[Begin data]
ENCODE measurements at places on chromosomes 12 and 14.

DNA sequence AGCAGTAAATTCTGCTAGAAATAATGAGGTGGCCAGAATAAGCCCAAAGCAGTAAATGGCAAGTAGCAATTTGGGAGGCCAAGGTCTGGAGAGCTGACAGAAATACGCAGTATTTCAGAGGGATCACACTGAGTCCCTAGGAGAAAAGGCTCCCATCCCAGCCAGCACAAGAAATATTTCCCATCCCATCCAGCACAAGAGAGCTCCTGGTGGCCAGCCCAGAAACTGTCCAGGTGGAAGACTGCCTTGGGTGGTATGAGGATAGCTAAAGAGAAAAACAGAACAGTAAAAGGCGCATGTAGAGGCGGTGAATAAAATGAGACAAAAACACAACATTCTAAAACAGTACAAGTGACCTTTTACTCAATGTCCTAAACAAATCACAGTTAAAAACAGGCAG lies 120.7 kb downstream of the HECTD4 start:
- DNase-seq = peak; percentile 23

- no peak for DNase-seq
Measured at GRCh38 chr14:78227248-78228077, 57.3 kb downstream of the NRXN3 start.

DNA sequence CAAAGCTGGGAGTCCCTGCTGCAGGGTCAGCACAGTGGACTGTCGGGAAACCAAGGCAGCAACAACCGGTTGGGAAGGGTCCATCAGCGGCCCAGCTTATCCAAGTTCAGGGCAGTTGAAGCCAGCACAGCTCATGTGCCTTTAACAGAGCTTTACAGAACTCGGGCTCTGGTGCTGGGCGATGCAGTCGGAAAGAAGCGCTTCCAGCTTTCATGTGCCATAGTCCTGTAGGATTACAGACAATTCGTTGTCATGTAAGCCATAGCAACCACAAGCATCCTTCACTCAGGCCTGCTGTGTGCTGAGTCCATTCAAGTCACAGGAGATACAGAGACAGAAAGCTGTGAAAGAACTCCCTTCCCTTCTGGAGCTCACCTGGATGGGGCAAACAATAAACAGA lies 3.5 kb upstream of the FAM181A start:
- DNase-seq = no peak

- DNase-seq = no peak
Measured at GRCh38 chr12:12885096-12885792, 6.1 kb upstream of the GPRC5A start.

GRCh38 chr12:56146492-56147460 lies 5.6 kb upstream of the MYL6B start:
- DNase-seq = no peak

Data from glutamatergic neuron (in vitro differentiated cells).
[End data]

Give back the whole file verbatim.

ENCODE measurements at places on chromosomes 12 and 14.

DNA sequence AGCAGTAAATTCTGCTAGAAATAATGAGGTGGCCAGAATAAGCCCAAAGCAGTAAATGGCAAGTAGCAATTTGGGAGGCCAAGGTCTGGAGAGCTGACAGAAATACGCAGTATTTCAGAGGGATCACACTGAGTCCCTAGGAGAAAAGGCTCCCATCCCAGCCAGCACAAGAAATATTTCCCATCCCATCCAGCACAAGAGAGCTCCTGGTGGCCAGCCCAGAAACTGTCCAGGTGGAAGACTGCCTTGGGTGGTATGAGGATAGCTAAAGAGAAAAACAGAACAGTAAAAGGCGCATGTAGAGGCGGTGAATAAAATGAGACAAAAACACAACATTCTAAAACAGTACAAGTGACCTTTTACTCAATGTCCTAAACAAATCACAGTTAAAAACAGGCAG lies 120.7 kb downstream of the HECTD4 start:
- DNase-seq = peak; percentile 23

- no peak for DNase-seq
Measured at GRCh38 chr14:78227248-78228077, 57.3 kb downstream of the NRXN3 start.

DNA sequence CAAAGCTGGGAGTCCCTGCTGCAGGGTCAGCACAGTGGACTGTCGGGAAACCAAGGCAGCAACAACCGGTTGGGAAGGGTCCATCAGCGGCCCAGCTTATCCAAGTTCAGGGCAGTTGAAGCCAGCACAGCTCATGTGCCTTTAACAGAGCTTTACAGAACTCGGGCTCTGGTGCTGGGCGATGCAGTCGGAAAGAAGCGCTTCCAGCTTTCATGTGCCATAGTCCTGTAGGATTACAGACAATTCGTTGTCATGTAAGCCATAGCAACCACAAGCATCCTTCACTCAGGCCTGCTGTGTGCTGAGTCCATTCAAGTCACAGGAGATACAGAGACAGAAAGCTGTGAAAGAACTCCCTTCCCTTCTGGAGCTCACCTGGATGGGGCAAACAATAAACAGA lies 3.5 kb upstream of the FAM181A start:
- DNase-seq = no peak

- DNase-seq = no peak
Measured at GRCh38 chr12:12885096-12885792, 6.1 kb upstream of the GPRC5A start.

GRCh38 chr12:56146492-56147460 lies 5.6 kb upstream of the MYL6B start:
- DNase-seq = no peak

Data from glutamatergic neuron (in vitro differentiated cells).